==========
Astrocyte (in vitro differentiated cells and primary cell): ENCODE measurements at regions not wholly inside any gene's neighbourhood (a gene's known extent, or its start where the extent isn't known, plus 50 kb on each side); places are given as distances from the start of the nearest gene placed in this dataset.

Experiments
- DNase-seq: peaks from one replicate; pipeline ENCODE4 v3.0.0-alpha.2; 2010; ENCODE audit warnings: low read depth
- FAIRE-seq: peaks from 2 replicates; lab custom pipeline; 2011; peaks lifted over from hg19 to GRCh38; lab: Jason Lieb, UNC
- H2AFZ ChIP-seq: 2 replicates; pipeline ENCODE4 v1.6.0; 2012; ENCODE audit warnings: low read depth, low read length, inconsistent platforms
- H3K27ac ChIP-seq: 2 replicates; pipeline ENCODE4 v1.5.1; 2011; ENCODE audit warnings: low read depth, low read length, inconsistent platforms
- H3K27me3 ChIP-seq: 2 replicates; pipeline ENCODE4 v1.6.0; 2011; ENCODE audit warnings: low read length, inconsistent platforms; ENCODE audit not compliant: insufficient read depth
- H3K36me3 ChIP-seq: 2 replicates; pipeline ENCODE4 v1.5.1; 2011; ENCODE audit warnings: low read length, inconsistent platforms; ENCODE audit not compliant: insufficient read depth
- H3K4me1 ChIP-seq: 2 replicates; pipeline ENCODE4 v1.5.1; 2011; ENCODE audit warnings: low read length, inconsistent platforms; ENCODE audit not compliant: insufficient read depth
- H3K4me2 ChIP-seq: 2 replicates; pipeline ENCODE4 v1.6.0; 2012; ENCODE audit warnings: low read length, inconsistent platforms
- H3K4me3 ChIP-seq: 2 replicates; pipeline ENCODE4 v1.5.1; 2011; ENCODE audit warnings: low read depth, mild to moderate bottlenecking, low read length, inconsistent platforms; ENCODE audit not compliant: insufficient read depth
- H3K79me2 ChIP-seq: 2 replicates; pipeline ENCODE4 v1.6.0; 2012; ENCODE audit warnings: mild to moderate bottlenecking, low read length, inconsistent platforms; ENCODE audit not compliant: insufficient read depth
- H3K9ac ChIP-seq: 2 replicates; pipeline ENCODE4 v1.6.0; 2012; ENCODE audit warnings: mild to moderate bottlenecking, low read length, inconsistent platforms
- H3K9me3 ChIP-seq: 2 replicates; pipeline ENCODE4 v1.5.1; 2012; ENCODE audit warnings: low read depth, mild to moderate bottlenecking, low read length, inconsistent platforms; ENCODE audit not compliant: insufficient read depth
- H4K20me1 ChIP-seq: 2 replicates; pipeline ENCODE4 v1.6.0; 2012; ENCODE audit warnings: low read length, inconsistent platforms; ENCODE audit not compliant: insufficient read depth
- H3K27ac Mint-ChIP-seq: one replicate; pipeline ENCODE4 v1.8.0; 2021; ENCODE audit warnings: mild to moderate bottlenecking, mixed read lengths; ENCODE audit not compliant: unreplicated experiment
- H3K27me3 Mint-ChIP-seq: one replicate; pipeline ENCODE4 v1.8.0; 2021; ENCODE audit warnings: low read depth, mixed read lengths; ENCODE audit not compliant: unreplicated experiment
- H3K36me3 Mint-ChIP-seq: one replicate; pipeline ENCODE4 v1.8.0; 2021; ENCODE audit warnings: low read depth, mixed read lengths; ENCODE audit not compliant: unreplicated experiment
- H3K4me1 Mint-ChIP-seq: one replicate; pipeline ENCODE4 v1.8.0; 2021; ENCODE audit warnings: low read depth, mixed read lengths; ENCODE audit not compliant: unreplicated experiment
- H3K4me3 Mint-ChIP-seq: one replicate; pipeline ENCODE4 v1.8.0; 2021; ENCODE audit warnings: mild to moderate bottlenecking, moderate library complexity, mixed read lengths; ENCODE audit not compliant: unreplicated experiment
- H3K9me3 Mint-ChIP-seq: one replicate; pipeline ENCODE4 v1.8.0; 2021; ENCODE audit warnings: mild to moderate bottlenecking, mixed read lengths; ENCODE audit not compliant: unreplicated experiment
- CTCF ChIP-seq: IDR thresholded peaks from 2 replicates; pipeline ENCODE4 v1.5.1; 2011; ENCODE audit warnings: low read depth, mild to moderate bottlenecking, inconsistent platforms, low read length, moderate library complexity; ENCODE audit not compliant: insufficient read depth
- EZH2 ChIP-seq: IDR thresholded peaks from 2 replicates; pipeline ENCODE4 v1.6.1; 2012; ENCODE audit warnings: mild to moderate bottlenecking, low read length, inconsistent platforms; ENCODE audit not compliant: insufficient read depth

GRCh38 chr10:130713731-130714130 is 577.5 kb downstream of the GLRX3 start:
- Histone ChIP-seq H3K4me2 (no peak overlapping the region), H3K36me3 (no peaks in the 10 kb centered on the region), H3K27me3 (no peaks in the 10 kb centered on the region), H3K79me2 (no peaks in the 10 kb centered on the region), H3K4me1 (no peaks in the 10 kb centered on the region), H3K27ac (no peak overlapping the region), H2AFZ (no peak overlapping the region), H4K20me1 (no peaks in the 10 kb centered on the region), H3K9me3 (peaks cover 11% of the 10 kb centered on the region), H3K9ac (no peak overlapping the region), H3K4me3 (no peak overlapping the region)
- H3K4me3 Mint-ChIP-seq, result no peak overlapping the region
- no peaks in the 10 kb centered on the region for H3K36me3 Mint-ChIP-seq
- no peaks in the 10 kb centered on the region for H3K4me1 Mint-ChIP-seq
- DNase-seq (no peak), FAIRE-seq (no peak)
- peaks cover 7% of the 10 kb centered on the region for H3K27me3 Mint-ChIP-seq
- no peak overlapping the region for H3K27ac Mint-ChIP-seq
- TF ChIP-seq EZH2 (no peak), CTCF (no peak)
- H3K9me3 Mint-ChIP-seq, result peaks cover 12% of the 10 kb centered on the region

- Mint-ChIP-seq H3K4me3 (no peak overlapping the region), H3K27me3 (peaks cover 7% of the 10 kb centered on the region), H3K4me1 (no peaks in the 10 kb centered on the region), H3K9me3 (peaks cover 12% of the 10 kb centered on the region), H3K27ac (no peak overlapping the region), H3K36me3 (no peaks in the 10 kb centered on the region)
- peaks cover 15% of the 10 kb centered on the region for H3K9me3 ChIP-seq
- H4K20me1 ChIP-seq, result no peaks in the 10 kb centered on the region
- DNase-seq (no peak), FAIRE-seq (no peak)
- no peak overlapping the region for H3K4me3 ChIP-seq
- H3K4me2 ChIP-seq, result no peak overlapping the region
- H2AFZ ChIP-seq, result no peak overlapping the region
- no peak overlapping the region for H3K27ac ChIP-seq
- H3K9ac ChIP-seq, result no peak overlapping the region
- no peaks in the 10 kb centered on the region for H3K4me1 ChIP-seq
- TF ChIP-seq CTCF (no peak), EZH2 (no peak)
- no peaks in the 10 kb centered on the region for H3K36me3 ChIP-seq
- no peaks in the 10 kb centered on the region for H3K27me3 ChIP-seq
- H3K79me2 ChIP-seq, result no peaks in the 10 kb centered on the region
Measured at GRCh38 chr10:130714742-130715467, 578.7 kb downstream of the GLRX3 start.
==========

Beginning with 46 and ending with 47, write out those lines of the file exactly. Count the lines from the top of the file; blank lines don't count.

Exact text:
- no peaks in the 10 kb centered on the region for H3K27me3 ChIP-seq
- H3K79me2 ChIP-seq, result no peaks in the 10 kb centered on the region